DeBauche, the OVC commissioner and president of the Collegiate Commissioners Association, wrote in the OVC’s memo, “The OVC Directors of Athletics noted there may be a meaningful distinction between compensation based on a name image or likeness tied to athletics at the institution and notoriety based on some other skill or talent that a student-athlete may possess, separate from athletics … the Directors of Athletics readily acknowledge there are challenges associated with making a distinction between athletic and non-athletic matters for sometimes a student-athlete’s sense of celebrity from participating in athletics can blur the line between compensation for athletics and for other activities.”


Would conferences support a model where compensation goes in a trust fund?

The idea of athletes potentially receiving compensation from their NIL rights but having the money they earn deposited into a trust fund was a common topic in the memos.

Some conferences suggested a trust fund model, while others firmly expressed their opposition.

Horizon League Commissioner Jon LeCrone wrote, “One general thought (and hope) is that the regulatory framework include a tie back requirement to some academic performance standard before the [student-athlete] may receive the money, keeping the money in trust until the requirement is met.”

The WAC also supported a trust fund model.

“Student-athletes that earn compensation from the use of their name, image and likeness would be required put that money into a trust fund set up by the institution,” the WAC’s memo stated. “The student-athlete would not have full access to the trust fund until their athletic eligibility is exhausted. As an incentive, the student-athlete could be permitted to have access to a set percentage or dollar amount of the fund once per academic year based on meeting certain criteria (i.e. passing a financial literacy course, academic benchmarks).”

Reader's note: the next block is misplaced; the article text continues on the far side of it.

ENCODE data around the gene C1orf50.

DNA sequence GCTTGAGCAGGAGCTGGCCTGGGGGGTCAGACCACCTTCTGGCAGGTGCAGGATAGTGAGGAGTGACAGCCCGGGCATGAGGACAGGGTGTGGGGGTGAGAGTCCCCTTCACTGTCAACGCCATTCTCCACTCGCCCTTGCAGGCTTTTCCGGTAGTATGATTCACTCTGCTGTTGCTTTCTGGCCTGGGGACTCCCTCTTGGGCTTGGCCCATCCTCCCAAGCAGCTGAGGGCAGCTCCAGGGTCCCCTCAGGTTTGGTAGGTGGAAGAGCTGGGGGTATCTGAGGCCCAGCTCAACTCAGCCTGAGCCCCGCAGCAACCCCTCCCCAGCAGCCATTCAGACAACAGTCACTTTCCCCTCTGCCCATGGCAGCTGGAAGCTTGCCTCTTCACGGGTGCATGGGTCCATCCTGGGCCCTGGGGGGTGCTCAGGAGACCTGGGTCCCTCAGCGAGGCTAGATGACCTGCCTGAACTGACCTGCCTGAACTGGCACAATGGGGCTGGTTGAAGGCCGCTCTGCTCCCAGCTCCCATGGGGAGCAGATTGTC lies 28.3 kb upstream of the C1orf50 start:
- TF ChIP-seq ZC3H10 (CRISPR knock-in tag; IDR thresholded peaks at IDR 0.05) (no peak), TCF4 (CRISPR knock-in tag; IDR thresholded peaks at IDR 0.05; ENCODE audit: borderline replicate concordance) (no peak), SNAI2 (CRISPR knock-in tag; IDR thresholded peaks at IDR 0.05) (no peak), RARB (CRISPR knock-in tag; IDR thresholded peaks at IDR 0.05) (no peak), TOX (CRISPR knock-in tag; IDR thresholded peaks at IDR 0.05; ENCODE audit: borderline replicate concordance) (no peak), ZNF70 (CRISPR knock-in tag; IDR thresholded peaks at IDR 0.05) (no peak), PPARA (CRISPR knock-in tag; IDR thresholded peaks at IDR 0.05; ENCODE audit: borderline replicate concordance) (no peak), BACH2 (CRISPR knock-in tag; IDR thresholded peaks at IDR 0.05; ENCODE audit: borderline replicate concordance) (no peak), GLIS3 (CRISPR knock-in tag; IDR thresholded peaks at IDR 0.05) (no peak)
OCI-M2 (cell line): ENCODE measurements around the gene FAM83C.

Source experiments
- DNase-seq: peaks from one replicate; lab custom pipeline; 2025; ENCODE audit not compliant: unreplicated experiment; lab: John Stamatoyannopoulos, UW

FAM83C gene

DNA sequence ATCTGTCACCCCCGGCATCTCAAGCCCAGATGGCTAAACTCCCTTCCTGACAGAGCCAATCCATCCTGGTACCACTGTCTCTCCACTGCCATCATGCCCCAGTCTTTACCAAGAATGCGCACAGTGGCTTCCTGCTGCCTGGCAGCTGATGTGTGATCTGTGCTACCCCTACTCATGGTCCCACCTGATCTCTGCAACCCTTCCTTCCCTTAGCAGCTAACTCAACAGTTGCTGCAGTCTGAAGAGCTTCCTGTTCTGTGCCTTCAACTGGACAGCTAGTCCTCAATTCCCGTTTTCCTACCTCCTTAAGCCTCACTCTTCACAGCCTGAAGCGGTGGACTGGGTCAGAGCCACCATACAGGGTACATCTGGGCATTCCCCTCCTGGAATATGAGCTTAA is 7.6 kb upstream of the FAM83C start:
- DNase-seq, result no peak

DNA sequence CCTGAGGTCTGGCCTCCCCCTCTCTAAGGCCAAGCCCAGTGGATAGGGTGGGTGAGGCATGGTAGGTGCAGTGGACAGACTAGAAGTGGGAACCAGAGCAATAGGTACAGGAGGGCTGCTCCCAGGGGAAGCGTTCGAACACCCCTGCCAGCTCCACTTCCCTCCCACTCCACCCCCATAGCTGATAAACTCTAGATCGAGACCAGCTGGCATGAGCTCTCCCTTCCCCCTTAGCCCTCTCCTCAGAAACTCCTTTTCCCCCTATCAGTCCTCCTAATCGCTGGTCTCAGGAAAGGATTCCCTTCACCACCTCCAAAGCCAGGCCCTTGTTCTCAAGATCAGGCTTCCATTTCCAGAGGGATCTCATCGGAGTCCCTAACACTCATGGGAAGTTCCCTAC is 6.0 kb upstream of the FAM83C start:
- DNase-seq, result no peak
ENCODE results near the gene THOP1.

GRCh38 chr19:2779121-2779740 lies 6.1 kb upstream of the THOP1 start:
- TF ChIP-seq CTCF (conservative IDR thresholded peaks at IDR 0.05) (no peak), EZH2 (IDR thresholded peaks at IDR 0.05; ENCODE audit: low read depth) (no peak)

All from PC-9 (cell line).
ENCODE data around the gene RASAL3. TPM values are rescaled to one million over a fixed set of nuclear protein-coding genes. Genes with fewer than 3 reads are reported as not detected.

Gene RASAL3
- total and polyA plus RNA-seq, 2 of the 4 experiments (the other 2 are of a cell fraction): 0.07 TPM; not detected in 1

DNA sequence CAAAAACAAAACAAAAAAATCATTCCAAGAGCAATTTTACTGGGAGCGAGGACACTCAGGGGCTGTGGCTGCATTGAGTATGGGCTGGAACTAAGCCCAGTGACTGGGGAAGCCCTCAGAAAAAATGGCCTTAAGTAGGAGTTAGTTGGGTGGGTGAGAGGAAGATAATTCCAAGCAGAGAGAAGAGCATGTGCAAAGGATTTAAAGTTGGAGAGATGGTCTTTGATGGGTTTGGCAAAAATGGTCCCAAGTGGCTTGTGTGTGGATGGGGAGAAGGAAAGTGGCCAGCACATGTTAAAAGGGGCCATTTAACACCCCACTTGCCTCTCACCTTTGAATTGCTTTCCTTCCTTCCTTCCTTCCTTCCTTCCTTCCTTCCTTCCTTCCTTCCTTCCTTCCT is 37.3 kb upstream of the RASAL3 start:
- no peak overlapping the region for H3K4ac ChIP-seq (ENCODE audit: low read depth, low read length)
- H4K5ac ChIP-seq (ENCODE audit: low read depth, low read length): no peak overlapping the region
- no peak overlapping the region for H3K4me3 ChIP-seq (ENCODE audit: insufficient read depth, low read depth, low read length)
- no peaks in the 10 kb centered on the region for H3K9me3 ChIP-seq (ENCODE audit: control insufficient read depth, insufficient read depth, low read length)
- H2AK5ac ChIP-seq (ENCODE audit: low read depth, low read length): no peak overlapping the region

As a suggestion for what measures could prevent athletes from prioritizing NIL compensation over academic and team success, the Summit League’s memo stated in part, “stipulate that funds be held in trust until the student-athlete graduates or exhausts his/her eligibility.”

There were a few conferences and commissioners who brought up a trust fund model but noted that there are several issues that would need to be sorted out, or they acknowledged that they only suggested the model for discussion because the CCA’s questionnaire asked them to find a way for NIL rights to support the values and principles of college athletics.

AAC Commissioner Aresco wrote that a trust fund model could support the values and principles of college athletics, but he noted that there are several practical issues with the model.

“Some have suggested that an appropriate model may be to have money earned by the student-athlete from his or her NIL be placed in a trust fund until the student-athlete graduates, exhausts eligibility or permanently separates from the institution,” he wrote. “This model has several practical issues to consider:

1)  Earnings: a) would 100% of the earnings have to be kept in trust or could the student-athlete keep a portion of it; and b) would student-athletes have the option to withdraw money while in school in cases of family financial need?

2)  Trust Management: a) what process would be used to put the money into a trust; b) what entity would manage the trust (e.g., NCAA, institutions); and c) how would depositing money into the trust be enforced and are there legal issues with requiring a third party or a student-athlete to put money earned into a trust?

3)  Other practical concerns: a) what are the criteria for withdrawing the money (e.g., graduation, exhaustion of eligibility); and b) if the institution is managing the trust, what happens if the student-athlete transfers.

Big South Commissioner Kyle Kallander wrote, “Some have suggested that a student-athlete’s NIL ‘earnings’ should be held in trust until that student-athlete departs the institution. While we aren’t opposed to that concept, we are also fine with student-athletes immediately receiving these ‘earnings.’”